Report: Half of medical complaints not followed up

Date: Jun 30, 2014

According to a NSW parliamentary review, close to half of all medical complaints to the Health Care Complaints Commission (HCCC) are not followed up.

Over the past five years, complaints to the commission have increased more than 35 per cent to 4,554 in 2013, but the number of staff available to investigate these claims has remained static. The review found 47.3 per cent of complaints in the last year have not been followed because most were "not serious enough".

As well as this, the review found just 3 per cent of NSW doctors were responsible for 49 per cent of complaints. This indicates that medical negligence and misconduct claims are common among certain doctors and further investigations are needed.

In one-quarter of these complaints, it was revealed that the commission passed on complaints to other agencies. Instead of following up to see whether there was a conclusion, the case was labeled as "finalised". 

The Opposition's health spokesman, Andrew McDonald, told ABC online that the these issues stem from the lack of funding.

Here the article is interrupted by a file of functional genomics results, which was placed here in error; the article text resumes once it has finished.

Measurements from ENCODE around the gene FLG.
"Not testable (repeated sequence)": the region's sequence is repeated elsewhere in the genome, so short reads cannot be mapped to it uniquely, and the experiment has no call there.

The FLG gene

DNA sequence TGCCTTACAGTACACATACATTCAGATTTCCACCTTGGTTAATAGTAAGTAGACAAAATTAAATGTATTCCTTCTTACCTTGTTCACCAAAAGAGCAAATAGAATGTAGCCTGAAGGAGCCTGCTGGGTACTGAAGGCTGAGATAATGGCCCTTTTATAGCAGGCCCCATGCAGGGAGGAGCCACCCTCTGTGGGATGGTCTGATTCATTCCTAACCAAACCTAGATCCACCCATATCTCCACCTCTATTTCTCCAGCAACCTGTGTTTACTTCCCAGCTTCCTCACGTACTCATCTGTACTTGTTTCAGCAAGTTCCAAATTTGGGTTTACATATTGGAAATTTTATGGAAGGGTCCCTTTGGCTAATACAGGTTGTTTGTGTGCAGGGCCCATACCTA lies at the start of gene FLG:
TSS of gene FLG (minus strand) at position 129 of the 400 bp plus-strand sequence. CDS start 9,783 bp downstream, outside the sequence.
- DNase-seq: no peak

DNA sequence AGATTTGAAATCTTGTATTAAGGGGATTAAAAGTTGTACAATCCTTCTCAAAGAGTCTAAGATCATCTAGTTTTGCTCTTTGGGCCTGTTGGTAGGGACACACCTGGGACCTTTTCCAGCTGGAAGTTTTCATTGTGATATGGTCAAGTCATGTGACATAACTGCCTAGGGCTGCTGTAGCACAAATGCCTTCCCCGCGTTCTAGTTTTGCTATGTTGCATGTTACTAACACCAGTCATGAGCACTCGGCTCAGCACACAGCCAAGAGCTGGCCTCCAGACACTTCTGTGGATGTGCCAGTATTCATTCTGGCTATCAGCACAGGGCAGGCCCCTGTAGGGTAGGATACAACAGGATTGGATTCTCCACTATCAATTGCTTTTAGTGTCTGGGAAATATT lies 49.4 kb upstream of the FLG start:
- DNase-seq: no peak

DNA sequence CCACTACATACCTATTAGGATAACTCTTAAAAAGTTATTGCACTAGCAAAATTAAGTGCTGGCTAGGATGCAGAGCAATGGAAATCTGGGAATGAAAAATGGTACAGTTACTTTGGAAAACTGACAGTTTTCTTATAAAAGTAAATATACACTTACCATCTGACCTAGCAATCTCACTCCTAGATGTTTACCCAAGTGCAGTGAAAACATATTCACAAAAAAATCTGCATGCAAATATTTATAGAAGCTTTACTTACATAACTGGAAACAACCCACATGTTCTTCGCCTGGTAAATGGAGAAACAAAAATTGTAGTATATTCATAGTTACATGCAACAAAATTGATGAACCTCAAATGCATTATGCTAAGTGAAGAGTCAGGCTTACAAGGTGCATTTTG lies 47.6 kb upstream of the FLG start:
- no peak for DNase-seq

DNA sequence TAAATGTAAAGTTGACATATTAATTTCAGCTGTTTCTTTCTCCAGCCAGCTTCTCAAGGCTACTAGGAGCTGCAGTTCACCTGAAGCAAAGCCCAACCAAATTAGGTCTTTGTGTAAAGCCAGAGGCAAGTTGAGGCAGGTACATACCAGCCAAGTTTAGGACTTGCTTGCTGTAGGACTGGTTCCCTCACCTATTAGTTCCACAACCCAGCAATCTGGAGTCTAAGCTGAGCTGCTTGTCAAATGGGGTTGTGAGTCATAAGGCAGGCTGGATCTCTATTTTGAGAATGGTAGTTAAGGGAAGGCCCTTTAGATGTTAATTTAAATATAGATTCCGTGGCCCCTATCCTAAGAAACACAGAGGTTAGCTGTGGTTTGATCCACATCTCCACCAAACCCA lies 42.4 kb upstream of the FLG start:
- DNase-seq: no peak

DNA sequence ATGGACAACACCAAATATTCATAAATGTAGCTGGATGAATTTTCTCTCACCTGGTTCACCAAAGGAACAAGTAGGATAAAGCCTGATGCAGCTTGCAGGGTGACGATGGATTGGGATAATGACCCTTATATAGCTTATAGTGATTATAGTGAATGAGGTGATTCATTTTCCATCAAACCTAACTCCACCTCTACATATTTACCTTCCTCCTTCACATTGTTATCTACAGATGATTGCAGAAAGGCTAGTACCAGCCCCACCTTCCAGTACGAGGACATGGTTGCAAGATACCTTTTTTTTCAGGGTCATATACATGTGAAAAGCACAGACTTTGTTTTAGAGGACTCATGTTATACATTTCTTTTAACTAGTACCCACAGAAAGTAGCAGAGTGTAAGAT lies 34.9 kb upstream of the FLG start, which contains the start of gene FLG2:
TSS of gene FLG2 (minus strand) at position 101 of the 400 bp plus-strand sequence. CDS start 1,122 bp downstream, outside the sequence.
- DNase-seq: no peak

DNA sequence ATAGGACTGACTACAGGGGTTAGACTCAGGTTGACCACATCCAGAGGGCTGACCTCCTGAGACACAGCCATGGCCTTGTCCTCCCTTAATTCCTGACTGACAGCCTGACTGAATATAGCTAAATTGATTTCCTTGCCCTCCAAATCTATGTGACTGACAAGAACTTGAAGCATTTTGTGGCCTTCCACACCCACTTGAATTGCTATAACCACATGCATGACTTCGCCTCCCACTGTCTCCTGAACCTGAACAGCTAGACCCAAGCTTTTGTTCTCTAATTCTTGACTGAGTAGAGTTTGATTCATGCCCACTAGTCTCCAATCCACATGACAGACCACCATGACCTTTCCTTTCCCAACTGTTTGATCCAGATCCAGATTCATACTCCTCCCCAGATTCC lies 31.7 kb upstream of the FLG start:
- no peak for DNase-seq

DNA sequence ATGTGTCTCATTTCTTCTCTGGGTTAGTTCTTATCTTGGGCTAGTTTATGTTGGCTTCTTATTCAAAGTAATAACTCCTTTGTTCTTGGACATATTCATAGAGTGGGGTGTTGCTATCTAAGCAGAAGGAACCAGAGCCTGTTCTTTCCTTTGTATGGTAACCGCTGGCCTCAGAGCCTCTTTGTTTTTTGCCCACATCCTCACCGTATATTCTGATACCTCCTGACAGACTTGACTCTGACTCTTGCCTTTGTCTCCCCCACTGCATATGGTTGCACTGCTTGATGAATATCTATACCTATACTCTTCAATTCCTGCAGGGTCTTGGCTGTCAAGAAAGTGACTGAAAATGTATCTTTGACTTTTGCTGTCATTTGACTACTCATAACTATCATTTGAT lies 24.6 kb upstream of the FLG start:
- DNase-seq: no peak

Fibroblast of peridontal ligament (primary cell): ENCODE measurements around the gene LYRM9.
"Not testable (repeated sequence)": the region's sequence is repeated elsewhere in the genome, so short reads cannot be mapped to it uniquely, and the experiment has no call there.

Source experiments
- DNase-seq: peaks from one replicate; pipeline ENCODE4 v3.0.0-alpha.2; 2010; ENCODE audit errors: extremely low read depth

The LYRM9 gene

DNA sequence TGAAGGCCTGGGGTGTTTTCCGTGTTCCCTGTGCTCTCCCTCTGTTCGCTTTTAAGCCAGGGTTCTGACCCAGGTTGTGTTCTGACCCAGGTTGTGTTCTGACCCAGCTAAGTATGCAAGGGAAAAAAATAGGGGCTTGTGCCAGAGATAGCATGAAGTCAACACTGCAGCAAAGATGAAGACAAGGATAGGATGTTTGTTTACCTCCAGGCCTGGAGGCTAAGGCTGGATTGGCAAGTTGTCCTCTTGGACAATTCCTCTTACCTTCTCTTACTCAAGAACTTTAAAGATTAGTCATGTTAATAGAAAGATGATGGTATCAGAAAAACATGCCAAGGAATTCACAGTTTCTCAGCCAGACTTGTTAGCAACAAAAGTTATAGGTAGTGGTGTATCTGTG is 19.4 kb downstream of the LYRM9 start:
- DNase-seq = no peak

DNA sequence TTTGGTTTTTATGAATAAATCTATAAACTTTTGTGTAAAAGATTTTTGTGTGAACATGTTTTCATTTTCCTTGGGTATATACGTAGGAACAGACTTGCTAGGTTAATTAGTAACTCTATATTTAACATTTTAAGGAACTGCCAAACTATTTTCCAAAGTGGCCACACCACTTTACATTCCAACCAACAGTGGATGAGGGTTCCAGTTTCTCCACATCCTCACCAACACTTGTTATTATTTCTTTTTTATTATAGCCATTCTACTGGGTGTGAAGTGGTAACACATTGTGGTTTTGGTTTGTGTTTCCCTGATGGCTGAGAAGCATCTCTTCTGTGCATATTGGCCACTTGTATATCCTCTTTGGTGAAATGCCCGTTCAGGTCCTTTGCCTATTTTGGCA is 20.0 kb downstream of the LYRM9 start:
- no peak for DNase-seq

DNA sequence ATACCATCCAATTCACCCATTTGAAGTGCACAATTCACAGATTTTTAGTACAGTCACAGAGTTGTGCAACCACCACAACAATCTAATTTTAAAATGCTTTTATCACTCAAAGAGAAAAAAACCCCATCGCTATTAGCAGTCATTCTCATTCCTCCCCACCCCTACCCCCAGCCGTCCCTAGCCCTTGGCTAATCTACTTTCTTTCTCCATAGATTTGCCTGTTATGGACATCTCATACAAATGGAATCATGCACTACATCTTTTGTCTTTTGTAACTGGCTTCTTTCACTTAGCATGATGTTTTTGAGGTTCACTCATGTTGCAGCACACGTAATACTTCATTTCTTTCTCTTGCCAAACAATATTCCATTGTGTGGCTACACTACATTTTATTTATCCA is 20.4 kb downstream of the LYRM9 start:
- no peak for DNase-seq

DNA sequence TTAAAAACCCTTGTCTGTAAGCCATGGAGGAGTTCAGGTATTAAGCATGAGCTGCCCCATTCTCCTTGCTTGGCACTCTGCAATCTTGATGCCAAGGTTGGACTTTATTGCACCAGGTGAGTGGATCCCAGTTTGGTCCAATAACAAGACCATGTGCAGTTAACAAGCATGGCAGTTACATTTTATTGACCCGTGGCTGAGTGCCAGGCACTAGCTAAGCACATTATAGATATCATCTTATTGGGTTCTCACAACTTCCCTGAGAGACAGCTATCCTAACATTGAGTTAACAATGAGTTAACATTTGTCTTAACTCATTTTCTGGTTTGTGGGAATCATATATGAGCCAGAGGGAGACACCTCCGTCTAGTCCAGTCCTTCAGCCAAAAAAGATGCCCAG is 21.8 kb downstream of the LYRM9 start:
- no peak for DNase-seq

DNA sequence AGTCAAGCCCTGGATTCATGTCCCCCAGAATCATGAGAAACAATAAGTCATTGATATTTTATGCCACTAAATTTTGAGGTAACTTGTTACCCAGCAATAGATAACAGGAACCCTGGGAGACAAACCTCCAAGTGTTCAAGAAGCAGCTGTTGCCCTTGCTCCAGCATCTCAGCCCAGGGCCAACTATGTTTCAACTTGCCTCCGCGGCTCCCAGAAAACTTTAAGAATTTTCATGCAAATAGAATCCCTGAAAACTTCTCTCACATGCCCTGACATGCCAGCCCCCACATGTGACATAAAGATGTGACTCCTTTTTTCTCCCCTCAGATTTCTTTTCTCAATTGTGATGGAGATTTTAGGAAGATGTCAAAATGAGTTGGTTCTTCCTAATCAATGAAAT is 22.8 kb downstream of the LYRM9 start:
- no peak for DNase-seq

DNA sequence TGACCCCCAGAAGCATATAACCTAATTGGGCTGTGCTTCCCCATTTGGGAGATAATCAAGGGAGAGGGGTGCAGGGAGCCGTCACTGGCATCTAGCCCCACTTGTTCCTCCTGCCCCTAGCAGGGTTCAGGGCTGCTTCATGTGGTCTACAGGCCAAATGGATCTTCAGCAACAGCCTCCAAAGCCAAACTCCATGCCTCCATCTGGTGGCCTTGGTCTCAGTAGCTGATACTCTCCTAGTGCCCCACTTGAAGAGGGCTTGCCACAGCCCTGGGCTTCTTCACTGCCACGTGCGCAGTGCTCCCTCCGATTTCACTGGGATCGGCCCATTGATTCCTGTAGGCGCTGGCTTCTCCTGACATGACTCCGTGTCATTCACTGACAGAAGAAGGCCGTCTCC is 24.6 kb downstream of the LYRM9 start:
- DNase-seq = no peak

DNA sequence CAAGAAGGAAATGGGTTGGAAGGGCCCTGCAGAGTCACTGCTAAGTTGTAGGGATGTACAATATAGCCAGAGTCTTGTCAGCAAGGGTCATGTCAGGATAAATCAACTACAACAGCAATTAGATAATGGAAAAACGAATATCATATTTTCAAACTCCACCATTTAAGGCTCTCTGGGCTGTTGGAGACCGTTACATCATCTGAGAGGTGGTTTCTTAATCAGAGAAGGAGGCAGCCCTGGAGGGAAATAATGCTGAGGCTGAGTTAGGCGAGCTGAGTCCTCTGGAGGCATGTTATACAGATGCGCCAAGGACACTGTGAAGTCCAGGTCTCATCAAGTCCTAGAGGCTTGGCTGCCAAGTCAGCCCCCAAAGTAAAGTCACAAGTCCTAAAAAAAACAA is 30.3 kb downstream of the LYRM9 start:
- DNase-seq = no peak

"We need a properly funded and staffed Health Care Complaints Commission – it's vital for patient safety," he said.

However, Assistant Minister for Health Jai Rowell explained that the commission's budget has been increased by 13.4 per cent since the latest government came into power and that the HCCC is capable of completing its tasks.

Health Minister Jillian Skinner said a number of cases before the commission had been dropped as medical practitioners leave their job before the investigation is complete.  

"That is the advice that I received from the HCCC, that doctors are seeing the writing on the wall and they're going to the register and saying, 'we wish to be removed or have our practices restricted," she told ABC online.

Male doctors target of complaints

According to the review, ageing male doctors are the main target of complaints from patients. A majority of the cases relate to doctors with older practices and techniques or those who were beginning to misdiagnose symptoms.

Commissioner Kieran Pehm told Fairfax Media that many didn't 'appreciate their practice is out of date …. [or] realise he is becoming impaired and there is a bit of denial about that.

Medical negligence compensation

Patients that developed further complications due to misdiagnosis could be eligible for medical negligence compensation and are urged to contact a lawyer that can help them with their claim.

As medical negligence compensation is a complex situation, it is best to take your claim directly to a lawyer. It is also important to record anything that could help your claim. If your negligence lawyer has access to all relevant information, then you are more likely to be successful in your case.

Call us now on 1800 004 878 to book a free appointment with one of my compensation experts, or email your enquiry.